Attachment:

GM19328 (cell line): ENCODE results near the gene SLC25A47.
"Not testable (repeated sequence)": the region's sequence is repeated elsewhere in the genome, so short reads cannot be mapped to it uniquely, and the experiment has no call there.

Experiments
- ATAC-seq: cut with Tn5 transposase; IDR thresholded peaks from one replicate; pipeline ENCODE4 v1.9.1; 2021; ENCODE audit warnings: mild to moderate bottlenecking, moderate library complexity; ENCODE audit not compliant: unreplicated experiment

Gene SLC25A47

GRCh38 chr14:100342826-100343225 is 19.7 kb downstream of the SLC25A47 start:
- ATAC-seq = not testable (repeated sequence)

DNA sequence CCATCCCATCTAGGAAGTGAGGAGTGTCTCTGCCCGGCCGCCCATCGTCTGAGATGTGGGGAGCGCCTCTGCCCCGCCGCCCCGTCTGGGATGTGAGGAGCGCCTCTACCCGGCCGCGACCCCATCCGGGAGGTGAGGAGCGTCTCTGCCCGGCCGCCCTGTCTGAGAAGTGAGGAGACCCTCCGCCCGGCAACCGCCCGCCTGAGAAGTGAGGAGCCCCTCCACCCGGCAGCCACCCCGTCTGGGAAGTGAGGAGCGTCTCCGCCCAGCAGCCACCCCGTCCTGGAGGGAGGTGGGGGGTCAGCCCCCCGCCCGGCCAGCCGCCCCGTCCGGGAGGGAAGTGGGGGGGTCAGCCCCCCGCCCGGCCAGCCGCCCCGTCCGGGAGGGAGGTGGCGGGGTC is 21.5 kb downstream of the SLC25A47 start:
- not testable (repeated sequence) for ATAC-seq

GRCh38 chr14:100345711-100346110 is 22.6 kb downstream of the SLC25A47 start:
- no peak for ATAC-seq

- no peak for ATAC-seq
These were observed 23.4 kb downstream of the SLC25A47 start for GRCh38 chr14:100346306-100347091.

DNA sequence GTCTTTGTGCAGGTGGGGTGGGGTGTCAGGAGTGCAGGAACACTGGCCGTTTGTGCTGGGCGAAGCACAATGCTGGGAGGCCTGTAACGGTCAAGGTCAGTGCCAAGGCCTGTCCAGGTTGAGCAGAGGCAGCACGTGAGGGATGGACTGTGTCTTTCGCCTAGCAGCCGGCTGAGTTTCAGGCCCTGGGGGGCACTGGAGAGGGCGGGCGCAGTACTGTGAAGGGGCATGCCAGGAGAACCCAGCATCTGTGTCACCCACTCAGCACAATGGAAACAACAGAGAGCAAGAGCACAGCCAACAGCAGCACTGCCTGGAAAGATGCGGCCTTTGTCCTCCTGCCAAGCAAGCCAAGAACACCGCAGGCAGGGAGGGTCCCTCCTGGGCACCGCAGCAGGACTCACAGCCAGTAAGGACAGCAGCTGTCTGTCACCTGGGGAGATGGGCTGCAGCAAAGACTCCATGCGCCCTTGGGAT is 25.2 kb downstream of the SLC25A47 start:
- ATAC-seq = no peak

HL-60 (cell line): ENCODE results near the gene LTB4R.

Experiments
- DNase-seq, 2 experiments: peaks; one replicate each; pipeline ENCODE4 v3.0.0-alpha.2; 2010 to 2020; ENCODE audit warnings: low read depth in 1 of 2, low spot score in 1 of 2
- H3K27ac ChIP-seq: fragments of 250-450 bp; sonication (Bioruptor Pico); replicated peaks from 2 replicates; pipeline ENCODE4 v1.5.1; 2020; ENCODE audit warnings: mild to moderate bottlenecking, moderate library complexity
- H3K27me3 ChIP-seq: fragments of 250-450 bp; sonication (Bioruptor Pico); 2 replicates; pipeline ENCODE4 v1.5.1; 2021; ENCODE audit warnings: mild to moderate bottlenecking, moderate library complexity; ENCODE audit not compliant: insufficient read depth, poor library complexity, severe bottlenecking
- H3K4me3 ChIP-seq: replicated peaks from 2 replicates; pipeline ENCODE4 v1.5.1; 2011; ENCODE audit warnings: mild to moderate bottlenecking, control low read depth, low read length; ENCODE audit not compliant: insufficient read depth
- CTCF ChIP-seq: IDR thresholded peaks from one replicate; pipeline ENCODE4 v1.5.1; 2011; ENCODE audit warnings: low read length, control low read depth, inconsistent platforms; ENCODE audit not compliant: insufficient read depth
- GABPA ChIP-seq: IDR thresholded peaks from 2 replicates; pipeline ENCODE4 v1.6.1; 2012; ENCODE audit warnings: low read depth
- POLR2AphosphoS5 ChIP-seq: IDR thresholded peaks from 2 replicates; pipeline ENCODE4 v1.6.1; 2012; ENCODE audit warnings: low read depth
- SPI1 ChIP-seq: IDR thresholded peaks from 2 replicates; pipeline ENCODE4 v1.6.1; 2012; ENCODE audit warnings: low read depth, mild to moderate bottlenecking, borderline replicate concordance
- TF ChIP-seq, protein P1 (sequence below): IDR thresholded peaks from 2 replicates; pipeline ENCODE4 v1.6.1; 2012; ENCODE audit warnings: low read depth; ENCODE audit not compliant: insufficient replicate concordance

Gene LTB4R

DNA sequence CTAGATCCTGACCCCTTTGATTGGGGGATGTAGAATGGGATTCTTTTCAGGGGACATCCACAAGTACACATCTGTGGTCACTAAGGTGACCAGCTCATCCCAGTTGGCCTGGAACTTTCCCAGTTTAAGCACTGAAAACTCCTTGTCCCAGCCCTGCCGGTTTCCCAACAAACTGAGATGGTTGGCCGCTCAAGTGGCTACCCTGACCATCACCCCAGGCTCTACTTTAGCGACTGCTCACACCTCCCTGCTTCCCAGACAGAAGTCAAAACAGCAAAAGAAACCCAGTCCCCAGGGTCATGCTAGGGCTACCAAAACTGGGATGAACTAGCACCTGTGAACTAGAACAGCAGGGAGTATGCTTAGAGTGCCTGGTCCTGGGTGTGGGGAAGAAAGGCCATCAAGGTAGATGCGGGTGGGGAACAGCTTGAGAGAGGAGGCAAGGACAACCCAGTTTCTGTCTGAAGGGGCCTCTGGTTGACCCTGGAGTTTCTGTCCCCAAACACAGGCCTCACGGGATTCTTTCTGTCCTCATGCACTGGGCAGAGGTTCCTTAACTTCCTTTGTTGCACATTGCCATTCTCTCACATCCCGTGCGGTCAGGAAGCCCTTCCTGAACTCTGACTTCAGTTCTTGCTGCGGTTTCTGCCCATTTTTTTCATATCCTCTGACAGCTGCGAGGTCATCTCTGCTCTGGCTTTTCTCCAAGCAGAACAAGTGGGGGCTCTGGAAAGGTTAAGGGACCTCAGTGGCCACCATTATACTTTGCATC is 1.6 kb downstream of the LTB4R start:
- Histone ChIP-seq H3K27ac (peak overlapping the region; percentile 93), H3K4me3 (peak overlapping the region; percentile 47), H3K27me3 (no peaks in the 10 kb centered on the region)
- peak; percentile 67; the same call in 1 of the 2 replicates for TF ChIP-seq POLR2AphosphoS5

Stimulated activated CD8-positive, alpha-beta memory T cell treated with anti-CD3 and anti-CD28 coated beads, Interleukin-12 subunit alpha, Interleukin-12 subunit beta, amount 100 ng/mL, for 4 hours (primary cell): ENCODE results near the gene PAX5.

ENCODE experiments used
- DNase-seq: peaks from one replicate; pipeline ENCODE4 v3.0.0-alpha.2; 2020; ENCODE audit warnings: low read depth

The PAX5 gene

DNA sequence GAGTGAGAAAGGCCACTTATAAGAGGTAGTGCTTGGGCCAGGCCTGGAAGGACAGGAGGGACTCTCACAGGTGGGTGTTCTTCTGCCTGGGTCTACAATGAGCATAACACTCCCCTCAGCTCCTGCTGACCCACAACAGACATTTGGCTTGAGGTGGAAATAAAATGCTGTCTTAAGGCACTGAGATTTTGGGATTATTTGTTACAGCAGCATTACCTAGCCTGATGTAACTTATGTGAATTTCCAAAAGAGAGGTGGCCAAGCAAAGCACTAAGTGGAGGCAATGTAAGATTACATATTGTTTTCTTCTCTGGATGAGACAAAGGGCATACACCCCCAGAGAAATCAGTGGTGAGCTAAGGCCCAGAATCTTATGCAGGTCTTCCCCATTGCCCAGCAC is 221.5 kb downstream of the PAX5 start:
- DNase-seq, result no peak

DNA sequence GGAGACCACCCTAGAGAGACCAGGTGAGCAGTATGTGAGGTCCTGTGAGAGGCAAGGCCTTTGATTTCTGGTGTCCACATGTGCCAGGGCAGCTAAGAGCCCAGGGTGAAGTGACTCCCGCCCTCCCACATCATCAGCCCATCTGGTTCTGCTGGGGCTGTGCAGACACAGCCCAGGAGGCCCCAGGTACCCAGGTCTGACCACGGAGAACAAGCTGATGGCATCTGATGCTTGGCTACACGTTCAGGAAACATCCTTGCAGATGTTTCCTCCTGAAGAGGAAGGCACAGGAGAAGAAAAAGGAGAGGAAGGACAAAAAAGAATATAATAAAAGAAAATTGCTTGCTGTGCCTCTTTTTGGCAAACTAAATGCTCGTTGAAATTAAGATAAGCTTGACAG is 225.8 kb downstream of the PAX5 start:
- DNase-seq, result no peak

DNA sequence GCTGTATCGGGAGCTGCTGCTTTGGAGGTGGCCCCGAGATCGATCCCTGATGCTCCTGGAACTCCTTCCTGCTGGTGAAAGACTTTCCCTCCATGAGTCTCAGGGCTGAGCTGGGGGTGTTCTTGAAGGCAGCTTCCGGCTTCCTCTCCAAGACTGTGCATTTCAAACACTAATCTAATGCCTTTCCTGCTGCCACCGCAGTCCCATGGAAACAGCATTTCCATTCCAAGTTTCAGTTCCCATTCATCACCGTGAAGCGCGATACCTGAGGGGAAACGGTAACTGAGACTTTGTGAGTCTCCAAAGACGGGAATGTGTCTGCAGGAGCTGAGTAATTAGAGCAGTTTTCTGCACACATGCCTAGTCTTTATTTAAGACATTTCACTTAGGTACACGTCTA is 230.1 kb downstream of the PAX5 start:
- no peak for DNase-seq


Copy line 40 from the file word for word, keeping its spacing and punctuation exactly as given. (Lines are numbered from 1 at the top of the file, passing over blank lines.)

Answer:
- no peak for DNase-seq